“This underscores the importance of making sure the aviation sector is also prepared in how we mitigate the impacts of the virus’ spread,” Cantwell said.

At a press conference in Washington, leaders of several travel industry associations said they could see some cancellations in the coming months and other declines in the travel business, but didn’t anticipate broader long-term disruptions.

“It’s spring time, just ahead of the peak travel season for business and leisure, spring break, family vacations, conventions and trade shows,” Roger Dow, president of the U.S. Travel Association.

He said they are seeing scattered cancellations of meetings and other gatherings, but said the people were “not listening to what the facts are.”

In the U.S., United Airlines withdrew its 2020 profit forecast, citing the financial impact of the coronavirus outbreak in China. United, the U.S. leader in flights across the Pacific, is also nixing change fees for reservations made this month, in a sign that the company is looking to shore up bookings amid shaky demand.

The carrier also disclosed plans to cut back on flights and freeze hiring. The airline plans to cut its U.S. flight schedule by 10& in April and reduce international flights by 20%, the airline said in a message to employees.

The Chicago-based carrier has suspended flights to China, where the virus originated, as have American Airlines and Delta Air Lines Inc. In addition, Delta and United have pared service to other Asian destinations as well.

Despite the warning signs, U.S. travel industry officials downplayed the potential for the widening coronavirus outbreak to disrupt that sector even as major companies impose bans on business travel.

“People still want that experience so even if there’s a small dip here in domestic travel, there’s going to be pent-up demand,” said Chip Rogers, president of the American Hotel & Lodging Association.

Rogers said his industry was still assessing the exact impact from the virus but that “we think domestic travel will remain strong.”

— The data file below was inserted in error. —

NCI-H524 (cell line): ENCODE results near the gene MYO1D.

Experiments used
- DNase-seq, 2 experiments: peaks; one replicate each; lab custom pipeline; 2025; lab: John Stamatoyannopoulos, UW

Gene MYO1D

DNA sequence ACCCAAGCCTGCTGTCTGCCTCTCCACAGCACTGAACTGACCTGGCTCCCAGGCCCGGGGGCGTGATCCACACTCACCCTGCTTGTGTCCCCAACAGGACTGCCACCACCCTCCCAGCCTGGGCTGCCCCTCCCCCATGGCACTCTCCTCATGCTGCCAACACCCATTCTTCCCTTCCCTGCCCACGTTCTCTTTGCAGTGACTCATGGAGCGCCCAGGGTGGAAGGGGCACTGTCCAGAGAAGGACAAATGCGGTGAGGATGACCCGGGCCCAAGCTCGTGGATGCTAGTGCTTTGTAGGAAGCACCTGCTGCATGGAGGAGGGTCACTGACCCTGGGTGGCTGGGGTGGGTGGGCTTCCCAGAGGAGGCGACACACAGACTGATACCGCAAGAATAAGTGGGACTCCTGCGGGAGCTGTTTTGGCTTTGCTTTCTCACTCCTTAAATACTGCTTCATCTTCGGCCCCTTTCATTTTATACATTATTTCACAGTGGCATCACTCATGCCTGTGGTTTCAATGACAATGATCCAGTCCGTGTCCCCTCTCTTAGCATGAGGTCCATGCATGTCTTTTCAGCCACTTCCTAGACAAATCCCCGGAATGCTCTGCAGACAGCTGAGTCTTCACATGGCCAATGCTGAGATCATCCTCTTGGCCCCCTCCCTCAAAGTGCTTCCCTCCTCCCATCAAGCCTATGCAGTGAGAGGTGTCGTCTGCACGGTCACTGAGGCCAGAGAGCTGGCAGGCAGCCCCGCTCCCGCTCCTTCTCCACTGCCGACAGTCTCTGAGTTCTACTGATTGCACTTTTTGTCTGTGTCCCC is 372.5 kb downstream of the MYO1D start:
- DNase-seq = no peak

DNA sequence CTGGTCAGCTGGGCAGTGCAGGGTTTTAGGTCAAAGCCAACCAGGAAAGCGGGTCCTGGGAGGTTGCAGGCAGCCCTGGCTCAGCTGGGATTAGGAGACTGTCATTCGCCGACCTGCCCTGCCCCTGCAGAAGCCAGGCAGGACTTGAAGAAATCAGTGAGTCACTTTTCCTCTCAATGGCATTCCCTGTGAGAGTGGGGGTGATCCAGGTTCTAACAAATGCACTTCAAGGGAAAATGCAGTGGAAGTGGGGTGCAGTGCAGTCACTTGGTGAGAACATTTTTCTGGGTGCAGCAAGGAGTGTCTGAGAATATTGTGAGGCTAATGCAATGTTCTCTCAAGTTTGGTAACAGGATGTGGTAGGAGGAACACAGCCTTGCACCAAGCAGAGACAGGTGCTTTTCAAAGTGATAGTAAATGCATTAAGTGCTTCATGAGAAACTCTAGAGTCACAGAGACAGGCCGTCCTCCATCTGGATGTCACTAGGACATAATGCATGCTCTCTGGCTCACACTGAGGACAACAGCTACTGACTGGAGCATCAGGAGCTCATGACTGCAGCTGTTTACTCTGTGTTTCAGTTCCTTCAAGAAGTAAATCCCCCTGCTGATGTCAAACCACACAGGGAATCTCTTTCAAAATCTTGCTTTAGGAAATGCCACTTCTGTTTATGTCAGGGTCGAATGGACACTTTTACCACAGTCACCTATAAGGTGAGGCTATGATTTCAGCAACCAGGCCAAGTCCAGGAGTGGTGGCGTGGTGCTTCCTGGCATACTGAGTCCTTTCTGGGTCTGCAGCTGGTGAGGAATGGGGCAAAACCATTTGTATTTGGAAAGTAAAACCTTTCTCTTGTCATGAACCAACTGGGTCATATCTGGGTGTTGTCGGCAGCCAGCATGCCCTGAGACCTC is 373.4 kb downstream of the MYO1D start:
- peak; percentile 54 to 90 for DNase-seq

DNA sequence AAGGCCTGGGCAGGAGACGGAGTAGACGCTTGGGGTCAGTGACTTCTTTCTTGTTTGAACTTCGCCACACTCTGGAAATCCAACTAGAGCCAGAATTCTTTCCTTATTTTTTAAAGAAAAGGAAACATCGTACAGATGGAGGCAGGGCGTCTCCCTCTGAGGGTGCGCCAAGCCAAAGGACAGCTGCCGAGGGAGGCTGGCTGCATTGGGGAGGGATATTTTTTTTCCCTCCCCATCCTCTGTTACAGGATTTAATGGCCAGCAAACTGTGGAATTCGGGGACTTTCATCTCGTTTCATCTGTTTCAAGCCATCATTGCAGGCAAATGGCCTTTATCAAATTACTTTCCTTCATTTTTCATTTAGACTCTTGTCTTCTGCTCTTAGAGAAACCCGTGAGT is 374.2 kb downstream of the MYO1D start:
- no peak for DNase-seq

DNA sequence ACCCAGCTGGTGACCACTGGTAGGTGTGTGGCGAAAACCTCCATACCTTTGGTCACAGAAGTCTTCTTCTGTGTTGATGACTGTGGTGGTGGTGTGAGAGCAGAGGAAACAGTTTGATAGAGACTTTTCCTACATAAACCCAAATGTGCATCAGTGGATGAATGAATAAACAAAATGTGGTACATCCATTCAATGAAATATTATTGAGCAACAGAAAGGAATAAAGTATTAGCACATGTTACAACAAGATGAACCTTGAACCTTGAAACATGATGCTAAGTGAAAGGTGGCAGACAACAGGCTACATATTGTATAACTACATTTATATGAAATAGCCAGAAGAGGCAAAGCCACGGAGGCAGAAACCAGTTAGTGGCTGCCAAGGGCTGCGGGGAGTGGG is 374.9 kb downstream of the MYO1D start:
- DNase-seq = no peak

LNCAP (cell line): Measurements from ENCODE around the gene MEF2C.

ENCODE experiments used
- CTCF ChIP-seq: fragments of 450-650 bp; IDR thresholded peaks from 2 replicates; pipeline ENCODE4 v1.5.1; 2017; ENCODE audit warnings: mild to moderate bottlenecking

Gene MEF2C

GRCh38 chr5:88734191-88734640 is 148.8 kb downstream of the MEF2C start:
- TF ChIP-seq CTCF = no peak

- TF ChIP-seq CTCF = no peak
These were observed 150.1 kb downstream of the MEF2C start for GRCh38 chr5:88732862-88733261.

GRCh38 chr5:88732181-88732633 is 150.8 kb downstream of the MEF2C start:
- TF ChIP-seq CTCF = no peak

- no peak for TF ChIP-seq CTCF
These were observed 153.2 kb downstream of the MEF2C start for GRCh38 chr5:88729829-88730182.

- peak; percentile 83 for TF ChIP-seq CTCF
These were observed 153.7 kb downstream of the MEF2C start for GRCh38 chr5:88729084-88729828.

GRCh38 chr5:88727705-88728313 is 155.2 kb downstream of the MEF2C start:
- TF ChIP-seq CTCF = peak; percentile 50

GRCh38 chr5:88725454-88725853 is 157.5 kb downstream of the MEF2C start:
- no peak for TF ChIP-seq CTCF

Airline executives were meeting at the White House with U.S. Vice President Mike Pence, where a request by the administration for additional passenger data was expected to be raised.

Transportation Secretary Elaine Chao told a Senate hearing that the Center for Disease Control wants to be able to trace people on a flight if another passenger comes down with the illness.

“They want to be able to have the contact information of every single passenger. Unfortunately airlines currently do not have that capability,” Chao said. “We are now discussing with the airlines how to get this contact information that’s closer to the source of the passenger than currently what they have.”

Several senators at the afternoon hearing pushed officials to consider using an app that could be ready in as few as two weeks to help collect passenger data.

The U.S. Customs and Border Protection agency would be open to an app from a private vendor, “if it’s technologically possible and it meets all of the privacy rules and standard security standards,” William Ferrara, CBP’s Executive Assistant Commissioner for Operations Support, told the senators.

(Adds detail from senate hearing beginning in paragraph 12)

–With assistance from Shaun Courtney and Susan Decker.

To contact the reporters on this story: Ryan Beene in Washington at [email protected];Jennifer Jacobs in Washington at [email protected];Ben Brody in Washington, D.C. at [email protected]

To contact the editors responsible for this story: Jon Morgan at [email protected], Elizabeth Wasserman